Within days​ of the military coup in Niger on 26 July, the president of Nigeria, Bolá Ahmed Tinubú, threatened war if his ‘brother’ wasn’t restored to power. Mohamed Bazoum wasn’t restored and Tinubú didn’t invade, though he did cut off his country’s electricity supply to Niger. He also closed the thousand-mile border between the two countries to commercial traffic. Niger is a vast, landlocked country, of which only 15 per cent is arable, and it depends disproportionately on its coastal neighbour. Nigeria is not only ‘the primary consumer and source of demand for livestock from Niger’, according to USAID, but trade with Nigeria ‘is critical for Niger to stabilise prices and supplies’.

In invoking the possibility of war, Tinubú claimed to be speaking on behalf of all fifteen members of the Economic Community of West African States, which has become concerned about the stability of the bloc following a series of military coups. Guinea and Mali fell in 2021, followed last year by two successive coups in Burkina Faso. The new military governments have promised to come to Niger’s aid. On 16 September, Mali, Burkina Faso and Niger signed the Liptako-Gourma Charter establishing their own tripartite ‘Alliance of Sahel States’. According to the charter, ‘any attack on the sovereignty and territorial integrity of one or more contracted parties will be considered an aggression against the other parties.’ But there isn’t going to be a war, or at least not the Ecowas invasion of Niger that Tinubú was talking up in August. For one thing, it would have to be fought almost exclusively by Nigeria itself, which has just over half the region’s population and just under half its GDP. At 230,000 active personnel, including paramilitaries, the Nigerian army is the fourth largest on the continent after Egypt, Algeria and Morocco, though as the Economist put it, ‘Nigeria’s army is mighty on paper. But many of its soldiers are “ghosts” who exist only on the payroll, and much of its equipment is stolen and sold to insurgents.’ There are also accusations of corruption among senior army officers. A court battle is currently being waged over the extensive property portfolio of the late Major-General Abdullahi Iyanda Muraina, allegedly bought with army funds.

The army was quick to repudiate the Economist’s ‘vile report’ but is unable to explain why, given its size and funding, its soldiers have failed to suppress the long-running Islamic insurgency in Nigeria’s north-east, to say nothing of the bandits, kidnappers, secessionists and herders who drive their cattle south, devastating farmland on the way. Parts of the country have been rendered ungovernable. To go to war with Niger, Tinubú would also have needed majority support in both the Senate and the House of Representatives, which he didn’t secure. That his advisers failed to foresee this tells us something about his entourage.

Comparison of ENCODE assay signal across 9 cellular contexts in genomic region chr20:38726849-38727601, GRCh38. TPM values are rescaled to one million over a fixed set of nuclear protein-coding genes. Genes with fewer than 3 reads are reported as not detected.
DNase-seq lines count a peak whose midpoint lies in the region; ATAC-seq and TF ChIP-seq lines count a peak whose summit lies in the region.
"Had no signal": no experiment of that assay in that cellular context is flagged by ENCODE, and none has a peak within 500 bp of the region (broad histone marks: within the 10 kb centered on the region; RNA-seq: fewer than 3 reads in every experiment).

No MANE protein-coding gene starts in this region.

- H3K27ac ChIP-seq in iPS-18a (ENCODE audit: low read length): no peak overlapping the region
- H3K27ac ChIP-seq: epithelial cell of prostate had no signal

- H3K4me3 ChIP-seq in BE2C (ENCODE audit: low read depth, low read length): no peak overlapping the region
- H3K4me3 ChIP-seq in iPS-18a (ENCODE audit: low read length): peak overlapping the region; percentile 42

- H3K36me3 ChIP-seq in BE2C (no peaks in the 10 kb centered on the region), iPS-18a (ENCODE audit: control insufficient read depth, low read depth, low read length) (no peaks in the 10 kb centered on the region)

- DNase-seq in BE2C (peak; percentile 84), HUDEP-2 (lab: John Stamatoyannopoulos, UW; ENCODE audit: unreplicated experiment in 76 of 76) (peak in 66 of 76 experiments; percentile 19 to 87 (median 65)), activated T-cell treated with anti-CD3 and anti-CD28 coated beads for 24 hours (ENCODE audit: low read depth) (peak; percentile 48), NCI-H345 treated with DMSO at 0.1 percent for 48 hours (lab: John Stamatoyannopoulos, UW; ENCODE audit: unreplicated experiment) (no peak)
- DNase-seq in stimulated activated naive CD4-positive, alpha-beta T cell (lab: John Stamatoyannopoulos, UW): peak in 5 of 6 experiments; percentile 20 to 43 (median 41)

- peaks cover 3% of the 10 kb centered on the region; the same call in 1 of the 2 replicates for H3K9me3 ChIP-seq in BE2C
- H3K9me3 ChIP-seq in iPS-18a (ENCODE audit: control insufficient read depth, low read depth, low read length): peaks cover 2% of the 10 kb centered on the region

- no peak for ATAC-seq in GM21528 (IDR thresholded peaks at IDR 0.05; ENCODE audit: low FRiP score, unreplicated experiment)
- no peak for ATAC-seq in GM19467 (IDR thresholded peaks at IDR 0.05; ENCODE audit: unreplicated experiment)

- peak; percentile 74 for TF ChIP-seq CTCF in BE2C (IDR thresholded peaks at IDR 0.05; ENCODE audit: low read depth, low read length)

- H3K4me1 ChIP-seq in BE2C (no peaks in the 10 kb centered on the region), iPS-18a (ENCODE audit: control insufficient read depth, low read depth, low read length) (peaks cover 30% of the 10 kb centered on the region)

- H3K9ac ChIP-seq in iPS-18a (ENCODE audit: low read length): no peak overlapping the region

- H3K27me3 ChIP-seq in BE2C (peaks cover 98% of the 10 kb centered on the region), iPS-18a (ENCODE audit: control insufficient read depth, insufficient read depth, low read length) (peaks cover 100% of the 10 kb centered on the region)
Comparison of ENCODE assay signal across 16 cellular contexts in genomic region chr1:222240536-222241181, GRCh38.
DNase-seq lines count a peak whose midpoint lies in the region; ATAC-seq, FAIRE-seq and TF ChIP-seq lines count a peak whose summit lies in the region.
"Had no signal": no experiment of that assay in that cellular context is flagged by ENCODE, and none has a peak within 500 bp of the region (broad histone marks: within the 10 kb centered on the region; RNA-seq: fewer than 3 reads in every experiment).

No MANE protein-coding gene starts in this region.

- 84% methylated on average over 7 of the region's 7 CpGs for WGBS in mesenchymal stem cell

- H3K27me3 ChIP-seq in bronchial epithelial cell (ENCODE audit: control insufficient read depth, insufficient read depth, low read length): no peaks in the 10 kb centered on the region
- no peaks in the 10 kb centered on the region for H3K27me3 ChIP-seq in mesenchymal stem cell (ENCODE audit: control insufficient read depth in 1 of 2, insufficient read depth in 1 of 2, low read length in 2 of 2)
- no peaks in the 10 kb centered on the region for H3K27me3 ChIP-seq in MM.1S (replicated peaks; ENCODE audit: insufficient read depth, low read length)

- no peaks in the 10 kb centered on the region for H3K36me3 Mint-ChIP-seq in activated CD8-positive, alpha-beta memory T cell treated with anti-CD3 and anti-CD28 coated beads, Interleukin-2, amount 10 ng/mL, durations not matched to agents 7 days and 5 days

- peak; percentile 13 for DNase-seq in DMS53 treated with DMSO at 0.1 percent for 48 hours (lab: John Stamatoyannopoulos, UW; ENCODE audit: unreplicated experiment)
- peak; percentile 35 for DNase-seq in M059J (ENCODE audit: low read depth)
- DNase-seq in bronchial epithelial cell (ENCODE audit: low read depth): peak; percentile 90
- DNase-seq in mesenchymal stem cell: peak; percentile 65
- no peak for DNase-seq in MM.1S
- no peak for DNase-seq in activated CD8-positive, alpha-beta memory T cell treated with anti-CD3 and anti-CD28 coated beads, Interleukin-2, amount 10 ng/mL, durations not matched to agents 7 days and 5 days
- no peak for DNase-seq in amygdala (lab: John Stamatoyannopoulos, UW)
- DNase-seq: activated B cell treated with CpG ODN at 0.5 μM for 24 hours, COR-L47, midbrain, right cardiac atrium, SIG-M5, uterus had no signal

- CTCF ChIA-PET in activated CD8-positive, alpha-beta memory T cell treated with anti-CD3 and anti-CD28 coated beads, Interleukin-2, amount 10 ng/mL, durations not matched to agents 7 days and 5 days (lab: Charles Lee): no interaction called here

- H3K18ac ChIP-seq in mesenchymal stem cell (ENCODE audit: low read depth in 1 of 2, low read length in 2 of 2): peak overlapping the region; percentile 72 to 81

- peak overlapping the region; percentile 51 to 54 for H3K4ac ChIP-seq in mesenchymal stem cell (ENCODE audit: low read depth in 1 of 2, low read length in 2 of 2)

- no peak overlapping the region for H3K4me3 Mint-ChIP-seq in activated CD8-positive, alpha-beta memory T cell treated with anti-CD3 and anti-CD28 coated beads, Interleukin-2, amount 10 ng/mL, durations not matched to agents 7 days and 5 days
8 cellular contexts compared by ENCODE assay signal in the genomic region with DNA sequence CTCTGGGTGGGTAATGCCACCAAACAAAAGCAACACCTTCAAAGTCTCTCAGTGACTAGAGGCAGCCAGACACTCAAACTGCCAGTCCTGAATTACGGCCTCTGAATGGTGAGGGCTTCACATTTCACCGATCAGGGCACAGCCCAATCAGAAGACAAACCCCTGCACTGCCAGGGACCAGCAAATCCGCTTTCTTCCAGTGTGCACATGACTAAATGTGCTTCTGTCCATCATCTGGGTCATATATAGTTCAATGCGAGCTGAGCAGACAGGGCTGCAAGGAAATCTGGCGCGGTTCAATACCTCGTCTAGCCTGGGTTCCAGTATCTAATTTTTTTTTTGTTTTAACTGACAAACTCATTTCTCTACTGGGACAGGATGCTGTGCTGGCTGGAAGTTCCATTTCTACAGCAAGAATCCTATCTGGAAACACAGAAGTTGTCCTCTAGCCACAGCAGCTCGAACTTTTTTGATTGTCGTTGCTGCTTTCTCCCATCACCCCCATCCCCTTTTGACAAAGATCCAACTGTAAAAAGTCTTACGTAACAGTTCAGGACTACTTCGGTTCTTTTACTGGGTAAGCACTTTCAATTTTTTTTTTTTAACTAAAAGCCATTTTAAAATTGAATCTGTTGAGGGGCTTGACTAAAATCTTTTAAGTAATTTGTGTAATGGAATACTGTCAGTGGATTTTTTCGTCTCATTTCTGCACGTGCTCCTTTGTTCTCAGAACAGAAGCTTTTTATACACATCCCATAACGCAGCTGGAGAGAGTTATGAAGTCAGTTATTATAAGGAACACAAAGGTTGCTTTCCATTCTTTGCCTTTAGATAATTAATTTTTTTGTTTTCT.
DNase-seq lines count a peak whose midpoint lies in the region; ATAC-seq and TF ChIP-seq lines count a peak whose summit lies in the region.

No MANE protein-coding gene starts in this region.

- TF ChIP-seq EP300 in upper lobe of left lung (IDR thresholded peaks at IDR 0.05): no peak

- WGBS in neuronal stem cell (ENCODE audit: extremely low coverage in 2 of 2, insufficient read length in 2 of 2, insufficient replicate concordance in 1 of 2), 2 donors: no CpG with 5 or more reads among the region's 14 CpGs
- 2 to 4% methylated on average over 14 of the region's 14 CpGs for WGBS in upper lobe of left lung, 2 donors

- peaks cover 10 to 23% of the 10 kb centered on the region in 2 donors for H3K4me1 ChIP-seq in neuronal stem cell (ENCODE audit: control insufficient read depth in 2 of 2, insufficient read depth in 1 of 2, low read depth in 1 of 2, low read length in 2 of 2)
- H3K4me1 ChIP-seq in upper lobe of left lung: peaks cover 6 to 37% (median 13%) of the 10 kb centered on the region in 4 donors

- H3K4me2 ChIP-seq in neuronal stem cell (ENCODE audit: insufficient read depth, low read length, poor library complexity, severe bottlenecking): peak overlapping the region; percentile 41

Northern Nigerians are mostly Muslims and share both religion and a common language, Hausa, with neighbouring Nigeriens. No one living near the colonially defined border recognises it. The Hausa-speaking populations of both countries are as different from Nigeria’s largely Christian south ‘as England is from China’, to quote George Goldie, the administrator who defined the contours of British Nigeria. Most young people in Nigeria regard military rule as an aberration and find it hard to understand why it appears to be popular in other West African states. But in the quarter-century since we swapped khaki for agbada, the percentage of Nigerians living in extreme poverty has only grown, while half the population is under eighteen. Our overpaid political class educates its children in English boarding schools and collectively owns property worth more than £320 million in Dubai – the preferred location for exile should the military ever seize power again. Tinubú’s sabre-rattling at the putschists in Niger is driven in no small part by fears about his own situation.